Dr Sanja Dogramadzi loves a puzzle and Professor Roger Atkins, an orthopaedic surgeon at University Hospitals Bristol, gave her a difficult one to solve – the solution to which they will soon be testing on human cadavers. According to Dogramadzi, on a daily basis surgeons face the “difficult problem of having to solve the three-dimensional challenge of putting very small pieces of broken bones back together with two-dimensional images on their monitors: get it wrong and someone may never walk again”. First she saw it as a mathematical puzzle, then had a revelation about how her robots could come to the rescue: “All we needed to do was put robots there, then we could sort out the fracture accurately, without the need for a major incision.” The solution was two imaging systems allowing the robots to grasp pieces of bone and put them back together in the right combination. One of the imaging systems is a standard CT scan on a computer, while the other is an external positioning system much like the Kinect motion-sensing input device used on Xbox gaming computers.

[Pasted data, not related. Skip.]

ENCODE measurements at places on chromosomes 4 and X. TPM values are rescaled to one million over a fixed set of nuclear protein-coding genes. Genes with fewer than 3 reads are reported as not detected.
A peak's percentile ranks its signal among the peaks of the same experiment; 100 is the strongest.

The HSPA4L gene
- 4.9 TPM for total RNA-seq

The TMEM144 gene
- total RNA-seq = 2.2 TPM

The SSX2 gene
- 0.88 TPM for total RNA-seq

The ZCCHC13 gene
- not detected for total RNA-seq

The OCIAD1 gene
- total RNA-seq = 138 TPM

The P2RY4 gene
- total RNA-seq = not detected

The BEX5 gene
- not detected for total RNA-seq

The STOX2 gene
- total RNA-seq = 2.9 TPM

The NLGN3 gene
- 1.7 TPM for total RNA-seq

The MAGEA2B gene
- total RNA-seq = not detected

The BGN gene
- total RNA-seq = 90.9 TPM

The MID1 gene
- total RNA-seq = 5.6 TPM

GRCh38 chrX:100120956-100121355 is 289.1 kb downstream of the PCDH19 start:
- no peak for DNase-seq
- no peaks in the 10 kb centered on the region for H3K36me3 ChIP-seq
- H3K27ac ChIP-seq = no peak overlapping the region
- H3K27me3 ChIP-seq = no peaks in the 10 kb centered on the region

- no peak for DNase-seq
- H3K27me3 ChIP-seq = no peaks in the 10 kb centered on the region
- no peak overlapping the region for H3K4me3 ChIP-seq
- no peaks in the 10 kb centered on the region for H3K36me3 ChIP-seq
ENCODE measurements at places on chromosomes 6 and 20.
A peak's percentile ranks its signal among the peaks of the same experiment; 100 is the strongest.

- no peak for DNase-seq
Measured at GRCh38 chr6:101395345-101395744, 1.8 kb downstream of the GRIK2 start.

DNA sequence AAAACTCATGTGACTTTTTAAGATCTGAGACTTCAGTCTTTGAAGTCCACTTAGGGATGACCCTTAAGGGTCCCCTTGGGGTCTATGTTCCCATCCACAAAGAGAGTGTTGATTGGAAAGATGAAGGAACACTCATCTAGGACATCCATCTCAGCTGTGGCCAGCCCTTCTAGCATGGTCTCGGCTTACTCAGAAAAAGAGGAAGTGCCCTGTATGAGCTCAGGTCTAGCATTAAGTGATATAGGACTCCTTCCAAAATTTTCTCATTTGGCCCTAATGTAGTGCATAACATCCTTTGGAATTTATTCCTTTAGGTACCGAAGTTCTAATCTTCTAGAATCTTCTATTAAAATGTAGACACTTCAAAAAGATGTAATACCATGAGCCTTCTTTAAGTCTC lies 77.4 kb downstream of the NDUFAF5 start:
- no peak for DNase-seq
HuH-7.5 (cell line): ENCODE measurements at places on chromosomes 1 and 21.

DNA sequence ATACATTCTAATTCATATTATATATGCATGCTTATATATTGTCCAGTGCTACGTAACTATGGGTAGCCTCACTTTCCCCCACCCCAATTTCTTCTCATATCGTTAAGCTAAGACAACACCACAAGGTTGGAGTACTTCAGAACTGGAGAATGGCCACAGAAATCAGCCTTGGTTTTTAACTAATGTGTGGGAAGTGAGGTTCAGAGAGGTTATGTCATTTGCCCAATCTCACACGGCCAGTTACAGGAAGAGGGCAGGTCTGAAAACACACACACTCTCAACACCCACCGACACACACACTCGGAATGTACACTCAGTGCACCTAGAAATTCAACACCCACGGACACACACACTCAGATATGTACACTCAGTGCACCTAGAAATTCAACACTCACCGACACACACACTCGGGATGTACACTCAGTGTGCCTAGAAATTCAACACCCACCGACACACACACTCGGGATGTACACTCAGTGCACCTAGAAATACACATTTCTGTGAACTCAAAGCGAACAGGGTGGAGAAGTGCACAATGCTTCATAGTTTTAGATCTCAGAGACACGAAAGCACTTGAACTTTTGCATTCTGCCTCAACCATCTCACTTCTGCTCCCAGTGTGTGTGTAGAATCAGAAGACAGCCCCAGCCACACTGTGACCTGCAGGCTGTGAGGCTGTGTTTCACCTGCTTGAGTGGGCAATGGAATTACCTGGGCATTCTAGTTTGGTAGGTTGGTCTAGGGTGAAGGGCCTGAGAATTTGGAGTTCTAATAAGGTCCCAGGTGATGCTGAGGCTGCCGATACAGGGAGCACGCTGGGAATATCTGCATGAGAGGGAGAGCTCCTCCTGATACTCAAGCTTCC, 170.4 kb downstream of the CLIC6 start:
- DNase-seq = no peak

This tells the surgeon where the robots and their tools are in real time. For Dogramadzi it came down to “a systems integration problem of making the hardware and software work together and achieve a degree of accuracy that is better than the surgeon – or at least the same as a surgeon”. Some very small movements can even be completed by the robots independently. With this technique, Dogramadzi believes that she and Atkins have developed a unique way to repair fractures in an operating theatre, using minimally invasive robot surgery. She believes that the technology could help repair a wider range of fractures and even have non-medical uses, such as helping archaeologists to put broken vases back together.